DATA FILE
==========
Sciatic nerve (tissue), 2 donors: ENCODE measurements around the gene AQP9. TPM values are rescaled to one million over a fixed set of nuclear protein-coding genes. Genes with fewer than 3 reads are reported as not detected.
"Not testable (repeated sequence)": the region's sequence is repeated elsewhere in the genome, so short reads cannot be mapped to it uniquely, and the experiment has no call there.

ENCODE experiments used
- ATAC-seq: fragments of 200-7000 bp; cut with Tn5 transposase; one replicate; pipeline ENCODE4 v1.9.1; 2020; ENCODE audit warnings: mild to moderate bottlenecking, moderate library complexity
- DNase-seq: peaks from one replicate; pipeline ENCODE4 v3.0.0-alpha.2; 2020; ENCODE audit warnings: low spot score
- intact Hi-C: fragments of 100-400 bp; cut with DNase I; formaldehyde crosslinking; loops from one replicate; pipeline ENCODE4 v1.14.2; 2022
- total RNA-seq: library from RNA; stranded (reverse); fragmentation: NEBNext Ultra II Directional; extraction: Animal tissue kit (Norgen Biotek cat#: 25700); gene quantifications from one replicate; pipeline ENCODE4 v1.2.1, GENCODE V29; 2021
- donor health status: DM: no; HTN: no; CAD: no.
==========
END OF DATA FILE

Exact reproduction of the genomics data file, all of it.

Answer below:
Sciatic nerve (tissue), 2 donors: ENCODE measurements around the gene AQP9. TPM values are rescaled to one million over a fixed set of nuclear protein-coding genes. Genes with fewer than 3 reads are reported as not detected.
"Not testable (repeated sequence)": the region's sequence is repeated elsewhere in the genome, so short reads cannot be mapped to it uniquely, and the experiment has no call there.

ENCODE experiments used
- ATAC-seq: fragments of 200-7000 bp; cut with Tn5 transposase; one replicate; pipeline ENCODE4 v1.9.1; 2020; ENCODE audit warnings: mild to moderate bottlenecking, moderate library complexity
- DNase-seq: peaks from one replicate; pipeline ENCODE4 v3.0.0-alpha.2; 2020; ENCODE audit warnings: low spot score
- intact Hi-C: fragments of 100-400 bp; cut with DNase I; formaldehyde crosslinking; loops from one replicate; pipeline ENCODE4 v1.14.2; 2022
- total RNA-seq: library from RNA; stranded (reverse); fragmentation: NEBNext Ultra II Directional; extraction: Animal tissue kit (Norgen Biotek cat#: 25700); gene quantifications from one replicate; pipeline ENCODE4 v1.2.1, GENCODE V29; 2021
- donor health status: DM: no; HTN: no; CAD: no.